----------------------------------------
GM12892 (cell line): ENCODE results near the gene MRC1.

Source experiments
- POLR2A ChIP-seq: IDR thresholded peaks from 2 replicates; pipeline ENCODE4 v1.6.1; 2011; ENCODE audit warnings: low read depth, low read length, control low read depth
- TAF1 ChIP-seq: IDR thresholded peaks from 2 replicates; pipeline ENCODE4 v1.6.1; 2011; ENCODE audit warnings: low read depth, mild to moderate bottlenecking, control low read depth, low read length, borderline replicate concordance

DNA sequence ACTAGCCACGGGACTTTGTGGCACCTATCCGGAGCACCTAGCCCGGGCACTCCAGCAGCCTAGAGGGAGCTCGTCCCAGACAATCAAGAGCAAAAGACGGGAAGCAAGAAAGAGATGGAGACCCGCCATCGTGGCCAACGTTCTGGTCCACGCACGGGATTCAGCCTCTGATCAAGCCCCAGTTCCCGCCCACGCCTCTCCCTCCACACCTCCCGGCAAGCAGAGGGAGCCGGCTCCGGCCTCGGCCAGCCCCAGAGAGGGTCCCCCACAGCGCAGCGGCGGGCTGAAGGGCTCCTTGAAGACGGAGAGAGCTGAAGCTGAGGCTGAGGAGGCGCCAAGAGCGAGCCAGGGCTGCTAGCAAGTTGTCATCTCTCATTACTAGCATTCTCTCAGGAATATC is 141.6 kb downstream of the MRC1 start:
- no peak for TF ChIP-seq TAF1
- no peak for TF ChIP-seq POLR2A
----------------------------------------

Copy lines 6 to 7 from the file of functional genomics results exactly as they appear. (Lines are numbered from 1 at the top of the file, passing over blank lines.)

- no peak for TF ChIP-seq TAF1
- no peak for TF ChIP-seq POLR2A